For librarians and documentalists, information science is primarily concerned with finding the most suitable rules for the design of systems and procedures for collecting, organizing, classifying, indexing, storing, retrieving and mediating those materials which support data, knowledge, meaning and experience. Librarians, documentalists and archivists have done this for thousands of years.
As an offshoot of both indexing and communication to users with different requirements, one must study the origins of the various document types, how they are produced, for which users, and under what economic knowledge domain constraints. It is recognized that producers of documents generally have specific consumers in mind, and these consumers can often be manufacturers themselves. In this way the system closes in upon itself, as Luhmann (1995) underlines for communication systems in general, and then cannot see its surrounding society and culture directly.
But it does react to the perturbation and change in the production and use of document types through internal adjustment. This is shown in Figure 2 where the broken arrows represent a structure or result-changing feedback that is vital for the system's self-organizing ability and its ability to survive through self-adjustment.
The document-mediating information system as a self-organizing cybersemiotic system with semantic feedback. The unbroken arrows are document transport. The broken arrows are feedback in the form of approval or critique of the contents of documents or of system performance.
1. The direct circulation of documents between producer and user is often seen in the sciences with preprints. 2. The direct access of librarians to a collection. 3. End-user’s access directly through on-line systems. 4. The librarian as mediator of the collection through mechanical (electronic) intermediaries. 5. An information broker’s mediation of documents to a user.
This is one of the developments – along with the development of cognitive science – that promoted the idea of a unified information science for humans, machines and animals (see for instance Vickery & Vickery 1988). As mentioned previously, the hope of cognitive science is that information-processing will follow certain “universal syntactic, logical and mathematical laws” (Fodor 1987).
One should reflect on the fact that nearly everything, aside from computer programs found on the Internet and in all management information systems, is a document.
Therefore this problem is very general and has massive proportions. The first goal is to make intelligent user interfaces. The second is to reorganize databases. The latter does not seem practical or economically feasible for most of the huge international scientific bibliographic databases, since each is built with a rigid scientific classification or thesaurus that controls its indexing practices. Further, they house millions of documents that are already indexed.
The present article is based on material from the following articles: Brier, S. (1992): “A philosophy of science perspective - on the idea of a unifying information science”. In P. Vakkari and B. Cronin (eds.) (1992): Conceptions of Library and Information Science: Historical, empirical and theoretical perspectives, Taylor Graham, London, pp.97-108. Brier, S. (1996): ”Cybersemiotics: A new interdisciplinary development applied to the problems of knowledge organization and document retrieval in information sci-ence”, Journal of Documentation, Vol. 52, no. 3, September 1996, pp. 296-344.Brier, S. (1996):”The Usefulness of Cybersemiotics in dealing with Problems of Knowledge Organization and Document Mediating Systems”, Cybernetics: Quarterly Review of the International Association for Cybernetics, Vol. XXXIX, no. 4. pp. 273-299. Brier, S. (2000): ”Trans-Scientific Frameworks of Knowing: Complementarity Views of the Different Types of Human Knowledge”, Yearbook Edition of Systems Research & Behavioral Science. System Research, 17, pp. 433-458.Brier, S. (2000b). Brier, S. (2001): “Cybersemiotics: A Reconceptualization of the Foundation for Information Science “, Systems Research and Behavioral Science, Yearbook. Systems Research 18, pp.421-427. Thellefsen, T.L., Brier, S. and Thellefsen, M.L. (2003): “Problems concerning the process of subject analysis and the practice of indexing: A Peircian semiotic and semantic approach toward user oriented needs in document searching,” Semiotica, 144-1/4 (2003), pp.177-218. Brier, S.: (2004): “Cybersemiotics and the Problem of the Information-Processing Paradigm as a Candidate for a Unified Science of Information Behind Library and Information Science”, pp.629-657 in Library Trends, Vol. 52, No. 3, Winter 2004. (back)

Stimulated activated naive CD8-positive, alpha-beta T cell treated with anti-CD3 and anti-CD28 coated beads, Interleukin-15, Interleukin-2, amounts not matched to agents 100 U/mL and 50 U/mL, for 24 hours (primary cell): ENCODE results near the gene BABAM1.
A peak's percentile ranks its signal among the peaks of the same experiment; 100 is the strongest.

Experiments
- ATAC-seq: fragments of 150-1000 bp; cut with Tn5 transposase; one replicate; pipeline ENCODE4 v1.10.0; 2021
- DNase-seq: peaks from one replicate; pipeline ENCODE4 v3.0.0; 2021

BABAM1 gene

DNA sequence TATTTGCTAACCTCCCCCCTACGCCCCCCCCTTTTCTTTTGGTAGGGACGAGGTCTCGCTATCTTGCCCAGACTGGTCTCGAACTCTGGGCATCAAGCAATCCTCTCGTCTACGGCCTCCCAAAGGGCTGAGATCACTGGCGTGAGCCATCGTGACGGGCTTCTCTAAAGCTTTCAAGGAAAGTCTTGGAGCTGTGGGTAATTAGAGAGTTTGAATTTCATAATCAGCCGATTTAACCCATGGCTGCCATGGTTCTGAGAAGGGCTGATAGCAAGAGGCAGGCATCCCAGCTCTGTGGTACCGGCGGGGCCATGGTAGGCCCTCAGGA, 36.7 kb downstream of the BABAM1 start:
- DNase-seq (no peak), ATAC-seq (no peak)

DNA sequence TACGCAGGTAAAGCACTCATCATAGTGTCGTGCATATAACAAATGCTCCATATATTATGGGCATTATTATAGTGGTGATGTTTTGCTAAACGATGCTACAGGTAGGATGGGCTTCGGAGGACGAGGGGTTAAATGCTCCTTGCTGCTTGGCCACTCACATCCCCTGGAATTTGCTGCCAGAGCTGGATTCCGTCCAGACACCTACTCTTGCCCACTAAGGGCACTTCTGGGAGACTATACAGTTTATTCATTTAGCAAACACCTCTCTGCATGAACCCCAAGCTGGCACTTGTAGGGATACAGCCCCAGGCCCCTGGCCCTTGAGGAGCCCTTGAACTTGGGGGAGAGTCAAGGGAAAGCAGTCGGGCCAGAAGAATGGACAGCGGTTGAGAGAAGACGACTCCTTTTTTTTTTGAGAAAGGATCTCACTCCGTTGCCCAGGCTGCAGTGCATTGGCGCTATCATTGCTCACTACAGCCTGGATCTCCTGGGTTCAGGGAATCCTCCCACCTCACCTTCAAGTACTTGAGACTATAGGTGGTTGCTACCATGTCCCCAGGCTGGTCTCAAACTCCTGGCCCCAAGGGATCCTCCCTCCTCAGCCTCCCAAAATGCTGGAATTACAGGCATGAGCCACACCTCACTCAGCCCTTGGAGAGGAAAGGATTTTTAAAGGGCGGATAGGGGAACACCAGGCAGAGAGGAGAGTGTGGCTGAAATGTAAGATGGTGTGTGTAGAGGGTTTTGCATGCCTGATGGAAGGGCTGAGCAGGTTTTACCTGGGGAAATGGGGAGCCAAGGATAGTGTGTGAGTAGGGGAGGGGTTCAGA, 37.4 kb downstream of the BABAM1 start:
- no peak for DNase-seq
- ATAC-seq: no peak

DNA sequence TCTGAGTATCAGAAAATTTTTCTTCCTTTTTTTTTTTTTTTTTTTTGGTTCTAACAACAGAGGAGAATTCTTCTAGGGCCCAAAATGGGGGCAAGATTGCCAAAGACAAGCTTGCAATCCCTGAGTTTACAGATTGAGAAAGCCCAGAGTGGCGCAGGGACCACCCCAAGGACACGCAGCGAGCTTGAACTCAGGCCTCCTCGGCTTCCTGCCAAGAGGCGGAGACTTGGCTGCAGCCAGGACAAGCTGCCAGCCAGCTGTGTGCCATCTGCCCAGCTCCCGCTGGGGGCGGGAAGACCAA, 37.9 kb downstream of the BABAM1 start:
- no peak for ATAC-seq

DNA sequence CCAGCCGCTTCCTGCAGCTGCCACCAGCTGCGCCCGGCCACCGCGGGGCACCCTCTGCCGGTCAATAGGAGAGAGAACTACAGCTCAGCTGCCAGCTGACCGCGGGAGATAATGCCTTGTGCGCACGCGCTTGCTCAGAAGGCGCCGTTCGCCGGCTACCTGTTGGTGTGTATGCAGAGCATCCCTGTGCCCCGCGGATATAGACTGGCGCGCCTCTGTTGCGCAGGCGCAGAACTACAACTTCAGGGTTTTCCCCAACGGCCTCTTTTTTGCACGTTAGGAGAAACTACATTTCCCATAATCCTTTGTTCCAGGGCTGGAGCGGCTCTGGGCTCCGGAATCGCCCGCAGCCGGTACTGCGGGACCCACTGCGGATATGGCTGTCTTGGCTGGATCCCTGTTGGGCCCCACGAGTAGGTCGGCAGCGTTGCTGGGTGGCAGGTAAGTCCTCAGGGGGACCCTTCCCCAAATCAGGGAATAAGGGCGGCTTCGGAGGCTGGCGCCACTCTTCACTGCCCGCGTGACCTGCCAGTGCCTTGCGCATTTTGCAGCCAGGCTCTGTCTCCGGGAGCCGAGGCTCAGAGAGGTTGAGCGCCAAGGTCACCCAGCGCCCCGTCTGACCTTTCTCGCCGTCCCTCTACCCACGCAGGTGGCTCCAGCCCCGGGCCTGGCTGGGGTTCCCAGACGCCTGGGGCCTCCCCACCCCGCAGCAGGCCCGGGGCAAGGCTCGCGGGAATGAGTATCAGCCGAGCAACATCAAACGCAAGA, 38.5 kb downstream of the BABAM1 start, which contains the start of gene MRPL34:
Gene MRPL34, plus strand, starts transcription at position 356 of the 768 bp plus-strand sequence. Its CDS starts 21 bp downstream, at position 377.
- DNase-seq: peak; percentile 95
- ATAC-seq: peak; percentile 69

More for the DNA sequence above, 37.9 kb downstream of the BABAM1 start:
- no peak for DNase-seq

Søren Brier ist Associate Professor im Bereich philosophy of information, cognition and communication sciences an der CBS (Copenhagen Business School).
Unter anderem ist er Herausgeber der Zeitschrift Cybernetic & Human Knowing: A Journal of Second Order Cybernetics, Autopoiesis and Cybersemiotics.